I started writing a post about development effectiveness and it depressed the hell out of me, so let me try again.
I spoke to a human rights activist in Africa this afternoon who told me of her organization’s work in ten countries on the continent. “We do work at the community level,” she told me. “Our facilitators enable all members of the community – men, women, and children – to identify human rights concerns that matter to them. The facilitators enable everyone to express themselves in ways they have never done before, especially the women and children. And the difference is remarkable. Everyone is taking a shared responsibility to improve their lives and claim their rights. So many people think this is revolutionary.”
This is all good stuff; it’s an approach I firmly believe in. Too bad it’s still perceived as “revolutionary.” It shouldn’t be. The approach should be embedded throughout small communities around Africa and elsewhere, because it works: it’s transformative and it improves lives.
To call it revolutionary is to admit that development effectiveness has not progressed at it should have in the past few years. Fourteen years ago I did similar work in Ghana. Back then, the idea of actively engaging rights-holders to learn about and claim their rights was not new. It had been happening for years. To call these ideas revolutionary after a few decades is evidence that something’s wrong.
(Ok dear reader, it was at this point that I started writing about mismanagement of funds, misplaced donor priorities, ineffective structural adjustment programs and poverty reduction strategy papers, also unwillingness to cooperate between NGOs, governments and donors. That’s when I got depressed. So let me change the ending.)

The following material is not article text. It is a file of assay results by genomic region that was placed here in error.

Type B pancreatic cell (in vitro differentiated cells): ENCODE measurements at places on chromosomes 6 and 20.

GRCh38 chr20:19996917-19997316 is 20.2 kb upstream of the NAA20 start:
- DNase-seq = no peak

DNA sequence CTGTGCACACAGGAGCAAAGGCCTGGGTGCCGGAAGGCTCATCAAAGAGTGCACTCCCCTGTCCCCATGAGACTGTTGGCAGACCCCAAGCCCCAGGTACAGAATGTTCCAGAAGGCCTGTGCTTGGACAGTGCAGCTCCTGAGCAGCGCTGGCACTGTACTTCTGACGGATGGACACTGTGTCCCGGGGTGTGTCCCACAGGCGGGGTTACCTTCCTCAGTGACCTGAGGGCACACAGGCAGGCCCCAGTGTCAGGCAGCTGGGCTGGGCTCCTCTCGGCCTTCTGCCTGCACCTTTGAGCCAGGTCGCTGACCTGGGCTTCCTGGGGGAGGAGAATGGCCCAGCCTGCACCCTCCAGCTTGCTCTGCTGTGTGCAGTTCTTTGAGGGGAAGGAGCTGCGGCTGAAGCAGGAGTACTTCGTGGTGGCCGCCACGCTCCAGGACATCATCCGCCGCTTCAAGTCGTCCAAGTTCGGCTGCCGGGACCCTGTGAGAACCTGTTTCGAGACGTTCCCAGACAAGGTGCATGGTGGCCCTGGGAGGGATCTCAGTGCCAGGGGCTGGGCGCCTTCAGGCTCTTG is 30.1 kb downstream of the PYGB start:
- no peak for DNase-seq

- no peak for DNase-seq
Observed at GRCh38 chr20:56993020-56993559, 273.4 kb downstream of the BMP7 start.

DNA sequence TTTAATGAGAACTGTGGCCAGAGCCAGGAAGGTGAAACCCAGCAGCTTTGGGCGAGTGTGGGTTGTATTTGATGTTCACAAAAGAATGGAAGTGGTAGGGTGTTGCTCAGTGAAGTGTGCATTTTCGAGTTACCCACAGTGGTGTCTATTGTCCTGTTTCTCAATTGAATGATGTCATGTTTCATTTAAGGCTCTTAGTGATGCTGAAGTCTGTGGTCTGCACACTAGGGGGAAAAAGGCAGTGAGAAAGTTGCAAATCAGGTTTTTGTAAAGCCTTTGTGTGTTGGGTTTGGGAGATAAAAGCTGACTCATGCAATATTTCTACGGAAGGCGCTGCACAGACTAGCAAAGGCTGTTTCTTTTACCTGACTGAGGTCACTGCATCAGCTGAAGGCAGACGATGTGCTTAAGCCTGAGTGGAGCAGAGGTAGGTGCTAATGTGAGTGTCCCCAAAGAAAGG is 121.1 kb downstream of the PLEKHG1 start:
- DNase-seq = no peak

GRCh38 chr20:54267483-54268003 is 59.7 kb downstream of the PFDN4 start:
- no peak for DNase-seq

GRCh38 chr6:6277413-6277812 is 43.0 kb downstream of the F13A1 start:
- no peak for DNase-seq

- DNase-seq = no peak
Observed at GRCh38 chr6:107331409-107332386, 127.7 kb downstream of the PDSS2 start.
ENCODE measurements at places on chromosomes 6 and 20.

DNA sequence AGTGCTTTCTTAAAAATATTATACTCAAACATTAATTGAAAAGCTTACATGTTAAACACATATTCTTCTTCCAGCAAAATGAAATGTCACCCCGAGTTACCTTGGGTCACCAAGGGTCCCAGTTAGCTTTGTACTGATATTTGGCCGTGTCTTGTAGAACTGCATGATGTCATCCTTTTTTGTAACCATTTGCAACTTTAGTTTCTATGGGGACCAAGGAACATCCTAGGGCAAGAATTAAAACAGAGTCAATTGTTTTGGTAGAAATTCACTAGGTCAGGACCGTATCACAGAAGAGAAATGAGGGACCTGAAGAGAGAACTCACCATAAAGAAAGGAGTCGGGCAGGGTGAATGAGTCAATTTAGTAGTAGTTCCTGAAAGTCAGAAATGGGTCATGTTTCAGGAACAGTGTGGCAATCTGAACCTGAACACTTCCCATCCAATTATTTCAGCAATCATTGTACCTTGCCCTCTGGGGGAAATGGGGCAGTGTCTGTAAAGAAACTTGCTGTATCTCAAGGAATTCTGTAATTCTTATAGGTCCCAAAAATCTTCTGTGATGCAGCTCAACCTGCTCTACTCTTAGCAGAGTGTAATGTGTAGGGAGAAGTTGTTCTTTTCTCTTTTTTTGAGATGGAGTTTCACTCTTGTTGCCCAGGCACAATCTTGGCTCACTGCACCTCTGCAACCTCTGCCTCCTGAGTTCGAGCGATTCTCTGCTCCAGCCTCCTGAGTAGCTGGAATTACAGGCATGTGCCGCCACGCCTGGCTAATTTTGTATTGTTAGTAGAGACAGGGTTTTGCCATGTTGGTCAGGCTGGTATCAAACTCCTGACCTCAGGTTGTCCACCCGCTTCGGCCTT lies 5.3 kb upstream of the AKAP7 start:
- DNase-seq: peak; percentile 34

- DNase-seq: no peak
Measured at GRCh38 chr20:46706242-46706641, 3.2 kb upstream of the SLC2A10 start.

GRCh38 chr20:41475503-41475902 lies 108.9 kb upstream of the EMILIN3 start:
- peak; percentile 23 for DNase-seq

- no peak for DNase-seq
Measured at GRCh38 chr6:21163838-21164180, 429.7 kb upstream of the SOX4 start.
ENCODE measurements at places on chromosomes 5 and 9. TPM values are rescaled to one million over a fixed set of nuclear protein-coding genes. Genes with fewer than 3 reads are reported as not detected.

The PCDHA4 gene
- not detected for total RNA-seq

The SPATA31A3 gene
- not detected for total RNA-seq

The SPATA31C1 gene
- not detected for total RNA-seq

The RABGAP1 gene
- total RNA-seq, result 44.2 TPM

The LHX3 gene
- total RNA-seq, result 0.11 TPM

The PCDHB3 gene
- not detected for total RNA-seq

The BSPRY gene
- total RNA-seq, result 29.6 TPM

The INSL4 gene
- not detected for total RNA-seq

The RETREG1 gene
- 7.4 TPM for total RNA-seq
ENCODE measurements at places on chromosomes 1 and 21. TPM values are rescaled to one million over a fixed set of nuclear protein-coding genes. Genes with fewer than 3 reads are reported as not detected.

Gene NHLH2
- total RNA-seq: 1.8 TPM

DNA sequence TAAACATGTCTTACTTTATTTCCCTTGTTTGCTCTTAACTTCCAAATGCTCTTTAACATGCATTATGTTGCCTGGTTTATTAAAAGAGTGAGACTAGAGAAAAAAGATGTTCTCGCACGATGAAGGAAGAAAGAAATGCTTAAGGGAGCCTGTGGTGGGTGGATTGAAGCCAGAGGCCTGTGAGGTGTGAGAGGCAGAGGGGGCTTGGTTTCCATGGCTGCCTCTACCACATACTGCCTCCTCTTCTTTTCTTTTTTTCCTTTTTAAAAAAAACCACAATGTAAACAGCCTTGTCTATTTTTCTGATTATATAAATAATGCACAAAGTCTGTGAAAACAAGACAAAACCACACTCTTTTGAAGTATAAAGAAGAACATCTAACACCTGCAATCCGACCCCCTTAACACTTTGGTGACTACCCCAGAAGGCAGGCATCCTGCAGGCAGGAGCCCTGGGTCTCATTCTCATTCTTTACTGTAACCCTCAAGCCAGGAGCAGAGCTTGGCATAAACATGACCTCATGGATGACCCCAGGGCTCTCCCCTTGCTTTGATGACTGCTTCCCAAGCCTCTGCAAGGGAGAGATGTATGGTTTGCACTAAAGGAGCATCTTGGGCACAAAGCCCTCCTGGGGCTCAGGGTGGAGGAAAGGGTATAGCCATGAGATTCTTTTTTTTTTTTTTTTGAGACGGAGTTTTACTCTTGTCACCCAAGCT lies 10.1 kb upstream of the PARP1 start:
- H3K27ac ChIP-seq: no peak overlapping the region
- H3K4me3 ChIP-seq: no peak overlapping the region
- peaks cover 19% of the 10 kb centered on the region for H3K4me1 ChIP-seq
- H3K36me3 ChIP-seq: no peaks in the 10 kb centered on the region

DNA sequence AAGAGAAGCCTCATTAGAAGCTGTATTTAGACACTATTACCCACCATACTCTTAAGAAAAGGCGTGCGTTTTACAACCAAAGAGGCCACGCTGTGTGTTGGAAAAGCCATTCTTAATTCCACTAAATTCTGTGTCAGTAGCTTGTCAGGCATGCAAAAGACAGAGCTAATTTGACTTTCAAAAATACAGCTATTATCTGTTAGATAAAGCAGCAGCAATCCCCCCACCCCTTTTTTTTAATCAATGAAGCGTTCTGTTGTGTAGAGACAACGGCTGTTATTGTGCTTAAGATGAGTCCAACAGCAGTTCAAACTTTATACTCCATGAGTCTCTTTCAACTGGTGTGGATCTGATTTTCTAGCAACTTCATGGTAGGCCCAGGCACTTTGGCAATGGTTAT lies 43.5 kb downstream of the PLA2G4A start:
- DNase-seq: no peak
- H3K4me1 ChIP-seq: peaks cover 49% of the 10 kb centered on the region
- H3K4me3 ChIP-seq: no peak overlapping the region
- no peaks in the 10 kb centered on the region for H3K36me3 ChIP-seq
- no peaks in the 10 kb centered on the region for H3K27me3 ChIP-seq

If the notion of asking community members about their needs is revolutionary then I’m all for it. Keep this idea revolutionary for as long as you need to, until everyone is doing it. From one village to the next, I want people to say to themselves, “Do you know what they’re doing in that other village? They’re actually talking about issues that matter to them and doing something about it.” Or, “Do you know that the women in the other village actually speak up and the men listen to them?” Or, “Why can’t we speak up and change our lives the way they did over there?” Or, “Our time is now, we’ve got something to say.” Come to think of it, I suppose that is revolutionary.
To learn more: Participatory learning and action, or PLA, has a long and rich history based on experiential learning. The website PLA Notes (http://www.planotes.org/) is a great resource. This is only one of many sources, but for me the ideas expressed here are what got me started in participatory approaches to education.